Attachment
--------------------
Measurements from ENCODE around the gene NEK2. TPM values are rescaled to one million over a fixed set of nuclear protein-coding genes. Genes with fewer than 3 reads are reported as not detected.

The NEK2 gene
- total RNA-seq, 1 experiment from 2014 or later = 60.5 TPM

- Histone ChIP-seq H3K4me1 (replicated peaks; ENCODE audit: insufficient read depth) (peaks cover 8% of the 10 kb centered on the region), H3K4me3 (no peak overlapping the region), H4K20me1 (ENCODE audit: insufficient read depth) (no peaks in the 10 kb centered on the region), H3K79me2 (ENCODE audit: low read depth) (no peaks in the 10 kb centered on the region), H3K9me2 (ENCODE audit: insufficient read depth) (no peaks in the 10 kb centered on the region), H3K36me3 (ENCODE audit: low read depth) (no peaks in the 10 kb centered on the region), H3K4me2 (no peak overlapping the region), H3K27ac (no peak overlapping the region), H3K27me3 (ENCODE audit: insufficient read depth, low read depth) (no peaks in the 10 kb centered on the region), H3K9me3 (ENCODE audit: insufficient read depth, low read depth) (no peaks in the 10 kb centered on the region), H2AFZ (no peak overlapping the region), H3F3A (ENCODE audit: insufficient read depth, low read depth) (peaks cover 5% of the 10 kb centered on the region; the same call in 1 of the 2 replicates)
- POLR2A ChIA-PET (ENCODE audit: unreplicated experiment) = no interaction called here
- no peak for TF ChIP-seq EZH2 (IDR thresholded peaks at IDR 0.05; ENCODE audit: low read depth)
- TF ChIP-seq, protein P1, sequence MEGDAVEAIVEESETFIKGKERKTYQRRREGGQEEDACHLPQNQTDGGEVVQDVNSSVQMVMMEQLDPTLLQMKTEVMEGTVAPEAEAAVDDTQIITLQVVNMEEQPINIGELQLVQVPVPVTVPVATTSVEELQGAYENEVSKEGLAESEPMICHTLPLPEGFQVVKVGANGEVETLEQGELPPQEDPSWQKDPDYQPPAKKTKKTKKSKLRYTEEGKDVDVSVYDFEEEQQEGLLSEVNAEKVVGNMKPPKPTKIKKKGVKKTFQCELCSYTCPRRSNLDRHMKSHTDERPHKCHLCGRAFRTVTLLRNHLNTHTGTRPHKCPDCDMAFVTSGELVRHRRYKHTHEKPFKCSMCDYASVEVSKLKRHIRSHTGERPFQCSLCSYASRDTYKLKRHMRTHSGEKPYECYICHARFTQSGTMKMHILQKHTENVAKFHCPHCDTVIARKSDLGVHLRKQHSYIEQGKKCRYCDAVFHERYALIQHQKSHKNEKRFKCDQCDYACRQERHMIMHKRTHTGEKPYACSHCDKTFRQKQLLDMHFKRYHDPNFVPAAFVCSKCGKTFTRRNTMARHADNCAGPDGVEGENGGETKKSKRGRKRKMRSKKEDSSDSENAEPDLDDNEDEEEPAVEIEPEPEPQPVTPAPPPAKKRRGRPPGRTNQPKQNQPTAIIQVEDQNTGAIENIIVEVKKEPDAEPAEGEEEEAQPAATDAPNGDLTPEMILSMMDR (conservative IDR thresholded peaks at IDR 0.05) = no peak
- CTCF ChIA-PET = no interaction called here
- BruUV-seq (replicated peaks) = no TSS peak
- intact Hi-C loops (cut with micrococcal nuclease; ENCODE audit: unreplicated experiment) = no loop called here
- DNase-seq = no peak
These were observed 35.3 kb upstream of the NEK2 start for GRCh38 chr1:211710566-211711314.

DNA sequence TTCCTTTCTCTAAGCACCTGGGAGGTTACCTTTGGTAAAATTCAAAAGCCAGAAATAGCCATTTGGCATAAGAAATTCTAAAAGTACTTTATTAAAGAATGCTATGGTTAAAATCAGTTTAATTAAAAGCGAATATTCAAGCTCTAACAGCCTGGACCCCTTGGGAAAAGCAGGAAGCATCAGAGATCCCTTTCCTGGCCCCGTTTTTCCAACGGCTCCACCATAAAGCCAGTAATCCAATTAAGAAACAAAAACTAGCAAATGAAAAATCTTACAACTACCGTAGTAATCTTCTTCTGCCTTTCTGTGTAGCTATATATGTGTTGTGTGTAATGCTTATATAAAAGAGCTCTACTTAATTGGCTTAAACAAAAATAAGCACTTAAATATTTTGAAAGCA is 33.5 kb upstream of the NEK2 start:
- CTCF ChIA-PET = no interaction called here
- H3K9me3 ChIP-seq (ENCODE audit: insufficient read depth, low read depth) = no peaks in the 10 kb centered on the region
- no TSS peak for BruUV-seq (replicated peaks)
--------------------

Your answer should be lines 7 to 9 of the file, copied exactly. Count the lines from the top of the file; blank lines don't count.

- TF ChIP-seq, protein P1, sequence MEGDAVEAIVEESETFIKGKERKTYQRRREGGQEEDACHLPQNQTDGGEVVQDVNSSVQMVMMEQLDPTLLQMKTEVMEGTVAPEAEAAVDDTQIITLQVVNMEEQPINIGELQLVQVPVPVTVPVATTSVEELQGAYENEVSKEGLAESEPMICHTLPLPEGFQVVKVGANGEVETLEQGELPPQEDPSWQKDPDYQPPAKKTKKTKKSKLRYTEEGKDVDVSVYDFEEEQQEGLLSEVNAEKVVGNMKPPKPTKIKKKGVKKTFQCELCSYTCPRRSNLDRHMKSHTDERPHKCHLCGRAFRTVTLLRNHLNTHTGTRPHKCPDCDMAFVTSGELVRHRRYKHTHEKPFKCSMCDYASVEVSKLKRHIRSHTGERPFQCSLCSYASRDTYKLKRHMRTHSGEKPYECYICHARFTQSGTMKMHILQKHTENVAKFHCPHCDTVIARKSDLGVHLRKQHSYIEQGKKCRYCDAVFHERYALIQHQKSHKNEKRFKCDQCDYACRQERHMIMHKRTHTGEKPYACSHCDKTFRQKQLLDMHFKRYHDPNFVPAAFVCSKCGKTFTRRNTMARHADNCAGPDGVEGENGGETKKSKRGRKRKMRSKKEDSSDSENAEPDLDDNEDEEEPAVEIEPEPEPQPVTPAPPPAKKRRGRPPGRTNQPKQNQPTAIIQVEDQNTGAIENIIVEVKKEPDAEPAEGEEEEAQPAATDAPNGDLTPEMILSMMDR (conservative IDR thresholded peaks at IDR 0.05) = no peak
- CTCF ChIA-PET = no interaction called here
- BruUV-seq (replicated peaks) = no TSS peak